Your being here inspires me and so many more who have grown disenchanted with public service. If there is corruption (in PDAF and other scandals) and ignorance that plague our land, it is because of what we have done and failed to do; it is because we have allowed ourselves to be led poorly by bad shepherds. Greed and self-interest can only divide our people and subject them to deeper debt and poverty. On behalf of the Ateneo de Manila University, I welcome you all with a joyful heart.  You bring us hope and strengthen our trust. Because of you, we now know that in your cities and villages, there are shepherds who are sincere and competent to lead their flocks away from slavery to true freedom. Education is deliverance. Education is a noble and holy work of God. When you bring people from darkness to light, you share in God’s desire to recreate us according to who we are, his image and likeness. When you become instrumental to educating and forming these his little ones, you endear yourself to heaven and to our people. Ang inyong malasakit para sa mga maliliit, sa dukha at sa mga musmos ay hindi kailanman malilimutan. Peks man.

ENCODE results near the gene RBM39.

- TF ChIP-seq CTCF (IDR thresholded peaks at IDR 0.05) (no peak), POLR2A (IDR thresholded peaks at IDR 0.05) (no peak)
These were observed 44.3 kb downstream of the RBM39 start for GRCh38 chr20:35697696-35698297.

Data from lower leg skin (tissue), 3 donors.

If education is deliverance, education is also mission. Isa po itong tawag, a calling, isang panawagan mula sa kaloob-looban ng ating pagkatao, at pagpapakatao. And for this mission to succeed, we will need leaders who we trust, and to whom we can entrust the weakest in society, such as our children. This mission will need leaders who will be sensitive to the dreams and desires of our people, leaders who will be honest and truthful, men and women of vision and conviction. Leaders who have learned to listen and follow and take charge. Leaders who by their lives of integrity will not divide us. Leaders who will inspire us to look beyond our pettiness and bring us to offer ourselves for others, for the common good, the greater good. The mission of education demands leaders who can wield power only so that they can awaken power as well in others, in a spirit of participation and partnership. This mission, “should you decide to accept it,” will mean empowering others to engage themselves in planning and program implementation. It will mean rendering yourselves accountable to the people who themselves have reposed their trust and their power in you. It will be lonesome, this mission of education. It will be trying (even crucifying), this journey of leadership. But I assure you, you will never be alone.